Welcome back to Physics 211. Physics 211 Spring 2014 Lecture ask a physicist


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1 Welcome back to Physics 211 Today s agenda: Rotations What s on the exam? Relative motion Physics 211 Spring 2014 Lecture ask a physicist Why are neutrinos faster than light (photons)? I thought light was the fastest thing around! lso are there any superluminal speeds? Physics 211 Spring 2014 Lecture
2 Demo: LoopdeLoop (need volunteer!) Draw the components of the acceleration vector at the sides and top of the loopdeloop Physics 211 Spring 2014 Lecture Clicker 41.4: What is the acceleration vector for object speeding up from rest at point? Physics 211 Spring 2014 Lecture
3 cceleration vectors for object speeding up: Tangential and radial components (or parallel and perpendicular) Physics 211 Spring 2014 Lecture Summary Components of acceleration vector: Parallel to direction of velocity: (Tangential acceleration) How much does speed of the object increase? Perpendicular to direction of velocity: (Radial acceleration) How quickly does the object turn? Physics 211 Spring 2014 Lecture
4 Relating linear and angular kinematics Linear speed: v = (2πr)/T = ω r Radial acceleration: a rad = v 2 /r = ω 2 r Tangential acceleration: a tan = r α = 0 + t = t t2 2 = Physics 211 Spring 2014 Lecture Sample problem small steel roulette ball rolls around inside of a 30cm diameter roulette wheel. It is spun at 150 rpm, but it slows down to 60 rpm over an interval of 5.0s. ssume constant angular acceleration. How many revolutions does the ball make during these 5.0s? Physics 211 Spring 2014 Lecture
5 Midterm 1: in a week and a half! (2/11) In Stolkin (here!) at the usual lecture time Material covered: Textbook chapters 14 Lectures up through 2/4 (slides online) Wed/Fri recitation activities Homework assignments You will be given a formula sheet at the exam. copy of this sheet is available on the course website You should bring a calculator, but you must bring your own, and it can not be a phone. You may not store any equations in memory, and midterm proctors may request to see your calculator during the exam. Exam accommodations: must take exam at ODS I need the request form by THIS THURSDY Physics 211 Spring 2014 Lecture What types of problems should I practice? Everything we covered in lecture/homeworks is fair game! 1D motion: Reading and understanding x(t), v(t), a(t) graphs, converting between them Constant acceleration problems (fan cart, free fall) Projectile motion: throwing ball into the air, cannon shot off a cliff Vector manipulations: Graphical and algebraic: going from components to angles and magnitudes and viceversa ngular motion problems slowing down a rotating DVD centripetal acceleration for uniform circular motion Relative motion: relative velocities of two cars at different speeds Physics 211 Spring 2014 Lecture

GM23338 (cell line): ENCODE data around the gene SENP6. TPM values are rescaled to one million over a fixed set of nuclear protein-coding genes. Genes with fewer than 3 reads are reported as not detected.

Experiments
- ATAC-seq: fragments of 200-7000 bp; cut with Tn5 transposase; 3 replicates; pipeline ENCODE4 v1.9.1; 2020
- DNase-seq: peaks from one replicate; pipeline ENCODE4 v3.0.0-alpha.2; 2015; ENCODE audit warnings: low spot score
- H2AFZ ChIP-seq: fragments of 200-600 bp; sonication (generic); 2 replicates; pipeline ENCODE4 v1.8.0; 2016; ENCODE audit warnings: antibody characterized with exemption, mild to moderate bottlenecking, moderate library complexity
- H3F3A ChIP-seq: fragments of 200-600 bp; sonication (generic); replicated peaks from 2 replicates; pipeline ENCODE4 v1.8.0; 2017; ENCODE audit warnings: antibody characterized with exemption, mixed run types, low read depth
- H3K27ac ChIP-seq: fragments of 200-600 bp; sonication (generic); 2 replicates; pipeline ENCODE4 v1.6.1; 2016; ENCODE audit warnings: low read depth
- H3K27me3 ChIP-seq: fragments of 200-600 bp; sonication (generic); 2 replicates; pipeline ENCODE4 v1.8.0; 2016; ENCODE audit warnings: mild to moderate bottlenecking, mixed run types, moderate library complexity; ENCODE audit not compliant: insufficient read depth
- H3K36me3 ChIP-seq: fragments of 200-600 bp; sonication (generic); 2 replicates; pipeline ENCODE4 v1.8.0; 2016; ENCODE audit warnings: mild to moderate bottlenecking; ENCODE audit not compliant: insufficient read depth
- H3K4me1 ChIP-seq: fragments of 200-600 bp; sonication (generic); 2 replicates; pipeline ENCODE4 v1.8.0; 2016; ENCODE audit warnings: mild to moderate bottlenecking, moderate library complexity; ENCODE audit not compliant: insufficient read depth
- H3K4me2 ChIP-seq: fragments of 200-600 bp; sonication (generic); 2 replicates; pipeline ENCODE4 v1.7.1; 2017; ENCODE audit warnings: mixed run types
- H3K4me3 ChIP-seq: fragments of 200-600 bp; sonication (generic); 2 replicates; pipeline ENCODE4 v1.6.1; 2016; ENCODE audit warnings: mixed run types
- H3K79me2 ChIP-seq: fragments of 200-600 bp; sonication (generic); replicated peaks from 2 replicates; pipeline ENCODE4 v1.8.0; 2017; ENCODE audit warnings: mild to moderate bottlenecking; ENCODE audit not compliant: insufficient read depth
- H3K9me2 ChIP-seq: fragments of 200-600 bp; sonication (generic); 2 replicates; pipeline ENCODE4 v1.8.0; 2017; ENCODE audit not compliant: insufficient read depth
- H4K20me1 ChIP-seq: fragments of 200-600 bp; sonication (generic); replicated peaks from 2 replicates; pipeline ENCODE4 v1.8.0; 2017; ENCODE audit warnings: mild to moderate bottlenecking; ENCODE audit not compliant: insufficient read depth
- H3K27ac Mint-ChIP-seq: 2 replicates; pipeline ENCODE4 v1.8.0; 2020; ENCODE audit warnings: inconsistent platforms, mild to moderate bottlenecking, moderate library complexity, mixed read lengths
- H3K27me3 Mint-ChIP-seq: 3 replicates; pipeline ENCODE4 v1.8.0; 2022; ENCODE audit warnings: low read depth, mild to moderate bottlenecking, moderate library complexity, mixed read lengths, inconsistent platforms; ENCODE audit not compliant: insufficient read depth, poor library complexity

6 How should I study? Come to office hours (on website!): Work through the practice exam and check your answers against solutions Look over HW solutions Go to physics clinic Work through oddnumbered problems in textbook (solutions are in the back) Especially good in a study group sk questions during your recitation sections Watch parts of videotaped lectures where I work through sample problems Physics 211 Spring 2014 Lecture Sample Problem: Trebuchet sitting on top of a cliff of height h launches a pumpkin with velocity v 0 at an angle θ. How far does the pumpkin go? What is its speed just before it hits the ground? Physics 211 Spring 2014 Lecture
7 Frame of reference Consider 1D motion of some object Observer at origin of coordinate system measures pair of numbers (x, t) (observer) + coordinate system + clock called frame of reference But we could change the origin and still get the same answer Because observables depend only on Δx Physics 211 Spring 2014 Lecture Inertial Frames of Reference ny system moving at a constant velocity has a nice inertial frame of reference different frames will perceive velocities differently... But accelerations are still the same That s why things are still nice Physics 211 Spring 2014 Lecture